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In Motion 4 Essential Training, Ian Robinson shows how to start building outstanding motion graphics and animations for video production. He demonstrates how to build custom text animations with the new Adjust Glyph tool and explores Motion’s amazing real-time 3D tools. Ian highlights working in the 3D space, creating depth with lights and shadows, and using reflections to add realism. He gives practical advice on how to integrate Motion into a professional video workflow, round-tripping with Final Cut Pro and sending a final project to Compressor. Exercise files accompany this course.
Behaviors are the prefect tool for animation in Motion. They're fast and they're really quite flexible, because they help you create animation without having to set keyframes for each little way you would like your object to move. In this project, I want to take these lines and have them slide back and forth across the screen. This may seem like a basic animation, but this is a common technique used in motion graphics, where you'll take a bunch of smaller animations and layer them all together to create your final composition. So let's browse some behaviors by looking in the Library.
Go ahead and press Command+2 on your keyboard or click the Library tab in your Utility window. Go to the Behaviors section and let's look at Basic Motion. Let's check out the Move behavior. You'll see there is a Preview in the top of the Library, as well as a written description. Since this behavior is moving to a specific position in 3D, I think that's a little overkill, because we're just sliding the lines in 2D. So let's check out the Throw behavior. This applies a single force to push an object in a specified direction. So to see what this looks like in our canvas, let's go ahead and apply this behavior.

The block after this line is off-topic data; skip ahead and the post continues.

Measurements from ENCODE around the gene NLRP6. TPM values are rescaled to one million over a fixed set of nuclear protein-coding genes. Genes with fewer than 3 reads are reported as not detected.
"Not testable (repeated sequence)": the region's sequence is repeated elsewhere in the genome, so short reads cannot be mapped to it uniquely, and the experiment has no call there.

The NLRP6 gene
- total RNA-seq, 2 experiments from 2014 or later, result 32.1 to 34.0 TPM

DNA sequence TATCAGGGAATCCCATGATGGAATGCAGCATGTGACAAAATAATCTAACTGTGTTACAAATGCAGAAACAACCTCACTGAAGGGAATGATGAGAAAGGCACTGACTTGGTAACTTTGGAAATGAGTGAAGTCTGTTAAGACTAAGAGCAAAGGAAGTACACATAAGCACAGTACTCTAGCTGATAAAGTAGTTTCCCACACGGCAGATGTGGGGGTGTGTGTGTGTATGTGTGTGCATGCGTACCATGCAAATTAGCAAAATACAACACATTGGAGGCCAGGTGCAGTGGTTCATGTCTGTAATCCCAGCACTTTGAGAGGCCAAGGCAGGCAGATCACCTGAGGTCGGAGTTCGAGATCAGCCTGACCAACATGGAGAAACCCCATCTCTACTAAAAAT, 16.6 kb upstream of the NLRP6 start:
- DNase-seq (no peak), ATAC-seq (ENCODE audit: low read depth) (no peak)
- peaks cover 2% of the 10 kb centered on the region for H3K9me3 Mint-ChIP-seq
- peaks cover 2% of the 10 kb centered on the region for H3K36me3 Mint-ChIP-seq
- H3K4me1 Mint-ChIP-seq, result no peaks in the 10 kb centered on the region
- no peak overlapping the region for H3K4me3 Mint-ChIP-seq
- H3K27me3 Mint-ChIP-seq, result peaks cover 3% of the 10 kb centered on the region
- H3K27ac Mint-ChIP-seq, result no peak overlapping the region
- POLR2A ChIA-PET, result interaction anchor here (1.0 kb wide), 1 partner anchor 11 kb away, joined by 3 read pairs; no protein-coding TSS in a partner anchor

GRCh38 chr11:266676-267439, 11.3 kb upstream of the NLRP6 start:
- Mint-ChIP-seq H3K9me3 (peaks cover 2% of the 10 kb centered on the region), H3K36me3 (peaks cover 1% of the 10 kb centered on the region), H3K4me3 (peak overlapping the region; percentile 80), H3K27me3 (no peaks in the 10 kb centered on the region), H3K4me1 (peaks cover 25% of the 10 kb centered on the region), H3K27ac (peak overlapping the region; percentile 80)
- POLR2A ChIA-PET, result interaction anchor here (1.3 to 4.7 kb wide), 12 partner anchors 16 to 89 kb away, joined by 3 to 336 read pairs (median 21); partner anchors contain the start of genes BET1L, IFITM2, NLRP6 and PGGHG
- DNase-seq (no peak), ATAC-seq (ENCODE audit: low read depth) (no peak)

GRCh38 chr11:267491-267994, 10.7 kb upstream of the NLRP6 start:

There are a couple of ways to apply your behaviors. Let's start by just using the Apply button. Now, before you can use this button, you have to select the object in your canvas. Go ahead and select the middle line in your canvas, now click the Apply button, and you'll notice the Throw behavior has been applied because it's updated now in the mini timeline. Also notice that behaviors by default go the entire length of your composition. So to preview your animation, click Play in the Transform Controls, and you'll notice nothing is happening. Let's stop Playback and open up the HUD by clicking the button in the toolbar.
You'll notice by default the Throw behavior doesn't actually do anything until you drag to set a direction and speed to your movement. So since I want this to move towards the right, let's go ahead and click-and-drag from the center towards the right. If you hold down Shift as you drag, it will snap your movement in 45 degree angles. Let's keep this moving on the X axis and drag it out towards the right. Now, you'll notice a few things. Let me move the HUD out of the way and you'll see this red line. Basically, this red line is the motion path.
That's the path this object is going to move along when that behavior is applied. So if I click Play now, you'll notice the object is actually going to move all the way from the left, to the right side, over the entire length of the Throw behavior. Let me stop Playback of a second, because I want this line to actually move in one direction and then the other. So I don't think we have quite the right behavior applied. So let's delete the Throw behavior. As long as your behavior is still in the mini timeline, all you have to do is hit Delete on your keyboard to delete a behavior, and you'll notice the object that the behavior was applied to snaps back to its original position.